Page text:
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Gurpreet Gosal

Murder-trial prosecutor slams suspect for changing story

Published: Friday, Jun. 14, 2013 - 12:00 am | Page 1B
Last Modified: Tuesday, Jun. 18, 2013 - 8:26 am

Gurpreet Gosal admitted he lied to detectives when he told them he flew into Sacramento the night before the shooting death of Parmjit Pamma Singh to celebrate the sacred Hindu festival of Raksha Bandhan with a beloved cousin.

The real reason for the visit, Gosal told jurors in his murder trial Thursday, was to have a meeting with some power players in the regional Sikh community to resolve a disagreement he'd been having with some old running mates in the Bay Area. They'd been harassing him, Gosal said, because he wouldn't help dissuade somebody they beat up from testifying against them.

In his cross-examination of Gosal, Deputy District Attorney Anthony Ortiz savaged Gosal's revised rationale for the Sacramento visit. The prosecutor attacked the defendant-witness as somebody who would lie at a snap to beat a murder charge – something Gosal admitted he did as many as 20 times in the investigation into the Aug. 31, 2008, killing of Singh at a Sacramento Sikh Society festival of games.

"I was being charged with something I didn't do," Gosal offered as an explanation.

"So once you're charged, you're not going to tell the entire truth?" Ortiz asked.

"No," Gosal replied.

"Of course not," Ortiz said.

Gosal, who is now 28, is being charged under an aiding and abetting theory of murder. Witnesses have identified the gunman who killed the victim they all called Pamma as a friend of Gosal's named Ahmandeep Singh Dhami. Charged with murder in the fatal shooting five years ago at the Bradshaw Temple festival site, Dhami has since fled the jurisdiction. Authorities believe he lives in India.

In his direct examination under questioning from defense attorney David W. Dratman, Gosal said he arrived for the meeting in Sacramento from where he lived in Indianapolis about 7:30 p.m. the night before the killing.

He said Dhami had planned the peace talks that Saturday night. Dhami is the son of the late, onetime Bradshaw Temple board member Balbir Dhami, who was convicted of running dope out of a Stockton Boulevard truck stop he partially owned before he was shot and killed in a still-unsolved murder case in 2011.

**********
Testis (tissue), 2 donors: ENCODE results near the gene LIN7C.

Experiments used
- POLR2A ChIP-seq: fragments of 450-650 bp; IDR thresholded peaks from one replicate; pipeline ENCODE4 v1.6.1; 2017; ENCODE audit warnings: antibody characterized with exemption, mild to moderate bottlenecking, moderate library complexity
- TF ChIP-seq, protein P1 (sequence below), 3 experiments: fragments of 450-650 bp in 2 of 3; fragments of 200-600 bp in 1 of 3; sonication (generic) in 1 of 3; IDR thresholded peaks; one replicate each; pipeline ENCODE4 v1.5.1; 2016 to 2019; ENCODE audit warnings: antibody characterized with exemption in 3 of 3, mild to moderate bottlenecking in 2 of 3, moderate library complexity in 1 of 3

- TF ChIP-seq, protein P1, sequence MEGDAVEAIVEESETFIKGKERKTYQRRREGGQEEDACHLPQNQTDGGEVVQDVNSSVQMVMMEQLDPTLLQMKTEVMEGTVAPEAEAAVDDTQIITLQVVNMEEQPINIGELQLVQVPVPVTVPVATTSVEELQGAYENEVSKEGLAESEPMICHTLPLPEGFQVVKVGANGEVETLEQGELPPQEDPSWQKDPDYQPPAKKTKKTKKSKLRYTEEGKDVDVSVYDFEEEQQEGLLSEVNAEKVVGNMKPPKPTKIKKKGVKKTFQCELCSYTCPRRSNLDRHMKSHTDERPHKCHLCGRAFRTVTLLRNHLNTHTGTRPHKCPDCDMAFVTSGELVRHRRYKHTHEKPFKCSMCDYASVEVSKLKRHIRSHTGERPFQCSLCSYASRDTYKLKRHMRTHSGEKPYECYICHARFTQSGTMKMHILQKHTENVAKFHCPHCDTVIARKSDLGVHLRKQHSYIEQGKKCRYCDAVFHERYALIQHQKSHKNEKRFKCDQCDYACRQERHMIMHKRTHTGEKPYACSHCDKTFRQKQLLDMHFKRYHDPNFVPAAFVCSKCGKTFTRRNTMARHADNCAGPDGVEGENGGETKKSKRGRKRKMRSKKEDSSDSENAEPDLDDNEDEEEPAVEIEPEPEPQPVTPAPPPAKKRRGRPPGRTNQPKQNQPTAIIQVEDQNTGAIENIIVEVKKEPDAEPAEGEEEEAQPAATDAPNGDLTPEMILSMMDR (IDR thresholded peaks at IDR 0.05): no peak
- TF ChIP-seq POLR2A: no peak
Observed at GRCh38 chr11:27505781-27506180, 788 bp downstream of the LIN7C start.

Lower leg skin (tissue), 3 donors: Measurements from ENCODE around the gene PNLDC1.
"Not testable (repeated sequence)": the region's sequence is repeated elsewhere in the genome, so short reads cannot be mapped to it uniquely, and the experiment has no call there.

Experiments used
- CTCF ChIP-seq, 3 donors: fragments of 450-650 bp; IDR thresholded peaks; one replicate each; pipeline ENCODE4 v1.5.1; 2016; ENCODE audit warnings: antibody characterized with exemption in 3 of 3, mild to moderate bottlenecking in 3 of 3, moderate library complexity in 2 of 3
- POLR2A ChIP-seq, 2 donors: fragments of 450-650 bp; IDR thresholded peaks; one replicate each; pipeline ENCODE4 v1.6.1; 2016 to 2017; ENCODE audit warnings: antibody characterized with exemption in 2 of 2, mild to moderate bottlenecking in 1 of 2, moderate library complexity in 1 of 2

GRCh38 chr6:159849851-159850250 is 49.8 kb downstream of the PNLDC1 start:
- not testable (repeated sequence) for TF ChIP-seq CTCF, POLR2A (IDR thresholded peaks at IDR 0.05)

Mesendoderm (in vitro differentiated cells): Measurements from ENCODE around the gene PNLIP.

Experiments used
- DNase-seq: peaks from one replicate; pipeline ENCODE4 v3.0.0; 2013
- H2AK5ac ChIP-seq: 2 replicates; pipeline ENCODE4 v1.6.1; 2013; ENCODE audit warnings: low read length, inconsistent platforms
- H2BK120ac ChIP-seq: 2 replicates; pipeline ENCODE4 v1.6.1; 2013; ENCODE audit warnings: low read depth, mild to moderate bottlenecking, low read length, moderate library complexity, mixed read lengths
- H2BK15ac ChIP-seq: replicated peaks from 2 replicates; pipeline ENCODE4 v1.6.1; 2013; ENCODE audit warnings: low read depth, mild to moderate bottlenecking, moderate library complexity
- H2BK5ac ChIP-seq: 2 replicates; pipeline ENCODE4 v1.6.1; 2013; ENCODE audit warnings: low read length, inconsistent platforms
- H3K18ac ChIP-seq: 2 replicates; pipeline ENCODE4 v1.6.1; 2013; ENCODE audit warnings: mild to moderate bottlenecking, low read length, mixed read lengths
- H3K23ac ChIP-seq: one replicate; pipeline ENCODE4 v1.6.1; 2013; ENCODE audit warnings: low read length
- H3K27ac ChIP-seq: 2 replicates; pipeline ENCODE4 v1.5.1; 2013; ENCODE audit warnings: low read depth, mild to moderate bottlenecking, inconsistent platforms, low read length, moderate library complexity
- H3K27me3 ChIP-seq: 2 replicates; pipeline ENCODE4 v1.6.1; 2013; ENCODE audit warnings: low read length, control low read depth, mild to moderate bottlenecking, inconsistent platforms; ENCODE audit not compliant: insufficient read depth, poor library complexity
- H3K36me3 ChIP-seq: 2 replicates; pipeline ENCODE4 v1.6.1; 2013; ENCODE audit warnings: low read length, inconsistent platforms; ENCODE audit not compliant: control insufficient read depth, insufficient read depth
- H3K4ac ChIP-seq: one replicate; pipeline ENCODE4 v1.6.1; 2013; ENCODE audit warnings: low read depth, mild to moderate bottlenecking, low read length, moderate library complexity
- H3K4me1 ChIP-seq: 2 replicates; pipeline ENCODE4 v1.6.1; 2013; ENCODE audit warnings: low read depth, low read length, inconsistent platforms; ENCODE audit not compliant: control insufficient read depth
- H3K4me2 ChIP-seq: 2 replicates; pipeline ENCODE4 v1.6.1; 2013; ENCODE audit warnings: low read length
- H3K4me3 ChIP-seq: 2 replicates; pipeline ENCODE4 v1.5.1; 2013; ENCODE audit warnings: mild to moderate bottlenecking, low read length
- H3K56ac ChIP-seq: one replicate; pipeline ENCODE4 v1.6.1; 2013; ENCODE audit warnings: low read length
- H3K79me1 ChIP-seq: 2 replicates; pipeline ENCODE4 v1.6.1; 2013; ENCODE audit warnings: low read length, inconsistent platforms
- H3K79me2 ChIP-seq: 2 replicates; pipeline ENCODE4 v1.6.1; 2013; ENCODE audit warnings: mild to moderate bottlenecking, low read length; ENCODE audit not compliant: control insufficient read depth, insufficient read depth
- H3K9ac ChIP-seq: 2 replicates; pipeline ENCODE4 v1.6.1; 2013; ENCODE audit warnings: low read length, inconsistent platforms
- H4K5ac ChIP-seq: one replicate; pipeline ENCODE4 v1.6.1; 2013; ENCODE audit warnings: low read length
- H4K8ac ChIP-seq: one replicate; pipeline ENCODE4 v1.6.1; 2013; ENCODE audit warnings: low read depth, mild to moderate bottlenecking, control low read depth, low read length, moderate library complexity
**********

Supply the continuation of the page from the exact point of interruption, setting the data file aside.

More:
A long-haul trucker, Gosal testified his itinerary had him flying back to Indianapolis at noon Sunday because he had a $4,000 job awaiting him Monday morning to haul a load from Kansas to New Jersey.

Once he landed at Sacramento International, Gosal testified he found out from Dhami that the meeting to resolve the disagreement over the beating aftermath had been canceled.

He said Dhami put him up in a Best Western that night on Stockton Boulevard. His plan was to have a friend drive him to the airport in the morning, but the pal called in the morning to say he couldn't make it.

That left Dhami as his ride to the airport, Gosal told jurors, but he showed up too late for him to catch the plane so he arranged for a later flight while they went to the festival.

At the temple, Gosal said Dhami spotted some friends near the cricket field. When they were going over to say hello, Gosal testified that a crowd of 10 to 15 people led by Pamma – a man with whom Dhami had an ongoing disagreement of an uncertain nature – called Dhami out and approached the two of them.

In a flash, Gosal testified, Dhami and Pamma pulled out guns in the crowd estimated to be 400 to 500 people. Gosal said he heard his partner fire.

"I was just standing, surprised at what was going on," Gosal testified. Then somebody hit him on the jaw, he said. He testified he stumbled right into Dhami, who slipped him a second gun.

"He kind of just handed it to me," Gosal testified. "After that, he was getting beat up and I was getting beat up."

Gosal said, "I didn't want to hurt anybody. That was not my intention," but "at one point, I discharged the gun," at least once, and "it could have been more than one."

The defense has suggested that Pamma may have fatally shot himself in the exchange.

In his cross-examination, Ortiz walked Gosal through his series of lies – about 20, by The Bee's count, including those he repeated in his multiple interviews with detectives.

The Raksha Bandhan story – a lie. The visit to see a California cousin to have her tie the sacred-thread brotherhood bracelet onto his wrist – lie. Saying he wanted to surprise her – another lie. His telling the sheriff's detectives he was telling the truth – lie.

On they went, through about two hours of cross-examination, including one major omission where Gosal admitted he intentionally did not tell investigators that when he got into Sacramento on the Saturday night, he made a stop with Dhami at the Gun Room in Elk Grove where he bought 250 rounds of ammunition.

"I was scared," Gosal testified, in accounting for the failure to include the purchase of the bullets in his account of his activities. "I was under so much stress." The trial resumes Monday in front of Sacramento Superior Court Judge Greta Curtis Fall.

Call The Bee's Andy Furillo, (916) 321-1141. Follow him on Twitter @andyfurillo.

© Copyright The Sacramento Bee. All rights reserved.

Read more articles by Andy Furillo



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